“Dairy technology” may sound oxymoronic, given the most common connotations of technology. After all, we are an industry that has to strategize about feeding animals and what to do with their byproducts.
“Dairy technology” may sound oxymoronic, given the most common connotations of technology. After all, we are an industry that has to strategize about feeding animals and what to do with their byproducts. It doesn’t feel exciting enough to delve into technology. Undeniably, technology (in its non-electrical, broader sense) has made our industry more efficient, but that technology has been heavily at the farm level, focusing on reducing production costs rather than at the marketing level focusing on growing sales. But I think that’s going to change. I think it has to change.
Oberweis Dairy is a small company in Illinois, and our sales are primarily direct-to-consumer. Therefore, keeping up with marketing technology is very important, but it has been challenging and undoubtedly expensive. Believing that successful marketing to consumers today requires new methods, we’ve invested in new technology that appears to be paying dividends. Here are several examples:
Microsegmentation. We are fortunate to have direct-to-consumer sales giving us the ability to study buying habits of individual customers over time and break them down into tiny segments (even as small as one). Think of having SymphonyIRI data on a person-by-person level (rather than only store level). We’ve implemented sophisticated analytics software called SAS and have found great wisdom available from careful data analysis. We’re a small company and can do this; I know larger companies have many more people to mine and analyze their data. I believe companies unable to microsegment their customers will be at a competitive disadvantage over the next decade.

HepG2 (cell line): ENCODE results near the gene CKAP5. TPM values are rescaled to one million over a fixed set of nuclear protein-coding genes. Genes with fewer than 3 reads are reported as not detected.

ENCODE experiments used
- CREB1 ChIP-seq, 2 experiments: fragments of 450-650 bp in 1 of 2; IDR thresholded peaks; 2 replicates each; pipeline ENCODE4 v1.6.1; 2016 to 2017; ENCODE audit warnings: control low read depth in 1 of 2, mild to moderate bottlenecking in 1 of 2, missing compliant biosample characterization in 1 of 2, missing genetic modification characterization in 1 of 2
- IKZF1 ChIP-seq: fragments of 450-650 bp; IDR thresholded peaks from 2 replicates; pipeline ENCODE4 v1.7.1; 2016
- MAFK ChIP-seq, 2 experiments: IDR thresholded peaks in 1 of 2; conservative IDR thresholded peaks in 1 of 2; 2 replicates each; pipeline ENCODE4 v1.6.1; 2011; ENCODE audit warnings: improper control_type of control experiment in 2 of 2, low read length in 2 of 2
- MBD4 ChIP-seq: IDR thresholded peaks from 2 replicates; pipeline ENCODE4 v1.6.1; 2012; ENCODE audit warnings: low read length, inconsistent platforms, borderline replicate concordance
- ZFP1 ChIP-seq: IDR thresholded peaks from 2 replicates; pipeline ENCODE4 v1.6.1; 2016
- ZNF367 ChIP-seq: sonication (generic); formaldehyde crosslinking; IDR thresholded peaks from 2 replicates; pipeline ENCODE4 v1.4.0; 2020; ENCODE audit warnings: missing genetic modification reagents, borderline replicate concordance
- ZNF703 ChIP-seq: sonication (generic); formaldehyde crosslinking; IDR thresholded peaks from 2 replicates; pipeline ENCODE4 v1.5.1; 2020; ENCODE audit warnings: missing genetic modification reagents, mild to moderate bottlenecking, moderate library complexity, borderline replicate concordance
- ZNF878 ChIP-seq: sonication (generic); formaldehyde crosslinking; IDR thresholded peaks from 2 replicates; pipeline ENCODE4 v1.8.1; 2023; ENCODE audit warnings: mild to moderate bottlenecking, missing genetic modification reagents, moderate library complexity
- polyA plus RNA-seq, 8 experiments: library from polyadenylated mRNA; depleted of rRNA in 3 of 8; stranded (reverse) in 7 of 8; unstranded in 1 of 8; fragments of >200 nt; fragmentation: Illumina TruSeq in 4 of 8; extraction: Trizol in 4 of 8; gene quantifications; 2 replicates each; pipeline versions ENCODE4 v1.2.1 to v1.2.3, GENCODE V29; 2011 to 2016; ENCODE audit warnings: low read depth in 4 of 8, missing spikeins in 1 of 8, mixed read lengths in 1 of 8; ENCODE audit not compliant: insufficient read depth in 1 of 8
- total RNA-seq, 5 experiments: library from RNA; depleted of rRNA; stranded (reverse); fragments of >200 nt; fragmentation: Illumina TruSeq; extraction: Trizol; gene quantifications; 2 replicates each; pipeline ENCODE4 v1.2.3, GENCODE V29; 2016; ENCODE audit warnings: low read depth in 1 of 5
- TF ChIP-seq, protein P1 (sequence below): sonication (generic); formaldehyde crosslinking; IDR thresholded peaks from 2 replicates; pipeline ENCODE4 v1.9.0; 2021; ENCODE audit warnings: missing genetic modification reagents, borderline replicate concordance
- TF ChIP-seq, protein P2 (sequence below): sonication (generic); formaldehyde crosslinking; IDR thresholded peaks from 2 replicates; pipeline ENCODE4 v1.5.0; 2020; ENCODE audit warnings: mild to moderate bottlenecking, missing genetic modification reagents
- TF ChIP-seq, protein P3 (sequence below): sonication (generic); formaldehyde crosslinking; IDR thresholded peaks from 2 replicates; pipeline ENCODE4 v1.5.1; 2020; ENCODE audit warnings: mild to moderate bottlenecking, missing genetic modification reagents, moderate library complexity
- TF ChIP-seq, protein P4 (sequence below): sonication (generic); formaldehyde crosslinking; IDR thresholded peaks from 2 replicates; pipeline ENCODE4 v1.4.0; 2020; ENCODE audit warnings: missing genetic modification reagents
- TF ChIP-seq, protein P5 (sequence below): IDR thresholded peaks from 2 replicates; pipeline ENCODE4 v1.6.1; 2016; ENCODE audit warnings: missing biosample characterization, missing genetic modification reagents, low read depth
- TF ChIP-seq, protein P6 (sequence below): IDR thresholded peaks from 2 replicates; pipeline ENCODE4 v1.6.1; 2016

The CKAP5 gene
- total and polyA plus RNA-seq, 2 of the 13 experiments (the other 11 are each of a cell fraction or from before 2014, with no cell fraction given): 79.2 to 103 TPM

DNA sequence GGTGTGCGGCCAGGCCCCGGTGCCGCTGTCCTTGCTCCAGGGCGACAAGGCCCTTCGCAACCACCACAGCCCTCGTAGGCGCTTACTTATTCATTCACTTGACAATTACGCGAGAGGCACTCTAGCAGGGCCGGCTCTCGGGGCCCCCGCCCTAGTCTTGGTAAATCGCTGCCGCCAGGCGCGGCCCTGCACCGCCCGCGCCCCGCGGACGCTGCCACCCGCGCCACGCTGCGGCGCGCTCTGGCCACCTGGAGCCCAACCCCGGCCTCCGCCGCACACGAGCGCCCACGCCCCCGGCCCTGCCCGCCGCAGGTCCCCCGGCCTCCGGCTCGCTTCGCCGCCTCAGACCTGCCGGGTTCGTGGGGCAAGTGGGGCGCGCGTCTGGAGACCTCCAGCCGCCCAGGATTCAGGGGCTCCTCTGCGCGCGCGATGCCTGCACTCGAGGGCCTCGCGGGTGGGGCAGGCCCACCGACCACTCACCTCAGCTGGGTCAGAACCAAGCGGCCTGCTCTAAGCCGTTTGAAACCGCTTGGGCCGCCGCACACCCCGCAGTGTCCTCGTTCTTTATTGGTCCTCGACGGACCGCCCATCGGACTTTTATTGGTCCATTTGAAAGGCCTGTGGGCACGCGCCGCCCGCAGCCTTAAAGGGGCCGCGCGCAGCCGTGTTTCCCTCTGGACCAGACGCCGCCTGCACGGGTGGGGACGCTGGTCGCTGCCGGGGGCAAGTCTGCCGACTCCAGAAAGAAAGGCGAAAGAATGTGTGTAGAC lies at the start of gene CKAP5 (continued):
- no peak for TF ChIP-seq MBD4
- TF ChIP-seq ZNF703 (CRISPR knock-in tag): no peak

Apps. The cost of software development is dropping, which is making automation of many administrative tasks within reach and allowing for exciting new capabilities that could not have existed years ago. For example, we’ve launched D2D-Pro, a new app built specifically for the iPad platform to manage a door-to-door sales team (who sell our home delivery service).
We get great data with sales call dispositions, history by address and real-time, rep-level, sales-funnel statistics. Our reps are given access to their own customers’ contact information and the ability to create a new customer account on the spot, wirelessly. Because they have entered address-specific dispositions, we give them credit for a new customer who starts our service within 10 days of the rep calling on their house.
We believe this is pioneering technology in door-to-door sales management for the home delivery dairy industry. We anticipate licensing the software to companies with door-to-door sales teams.
For us, the next step is a consumer-based app to allow our customers to modify their orders and update their Oberweis accounts.
Social media. No matter how much I want to avoid the hype, it’s undeniable that so-called “social media” is becoming an important way to market brands. We’ve used Facebook as an express connection to our most vocal advocates. Measuring return on investment is incredibly challenging, but measuring ROI on many marketing initiatives is challenging. Simply having a channel of communication to our best customers is intuitively worthwhile.
Better delivery. Although not electrical, our delivery methods certainly involve new technology as well. We’ve designed a method to safely deliver ice cream in the summer heat (safe for people and the product) in addition to a new porch box designed with know-how from 2011 rather than 1911. We’ve applied for patents on both, but we want to spread these innovations throughout the industry.
These are just a few examples of the investments we’re making. Within the dairy industry, we are very small. However, within the home delivery industry, we’re relatively sophisticated. We believe that many of the systems and infrastructure we’re building today will enable us to more effectively serve our customers and leverage our systems by licensing technology to other companies.
The technologies I’ve discussed above are just examples of steps we’re taking to modernize. Dairy companies everywhere should develop custom apps or complex microsegmentation strategies. As an industry, we have to understand that we’re not in 1950 anymore, and we have to adjust for the world we live in today. We’re competing in a global economy. Right now, demand for milk outside the United States is pushing raw milk prices drastically higher. Yes, “global economy” also has become a buzzword, but that has happened for a reason. We truly are operating in a world where increased demand from developing economies impacts us.
My ultimate thesis is this: as an industry, we have to come into the 21st century. If we don’t, we’ll be left behind and outpaced by other countries.
Joe Oberweis is president and CEO of Oberweis Dairy, North Aurora, Ill.
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A Technology Column That's not Really About Technology
April 28, 2011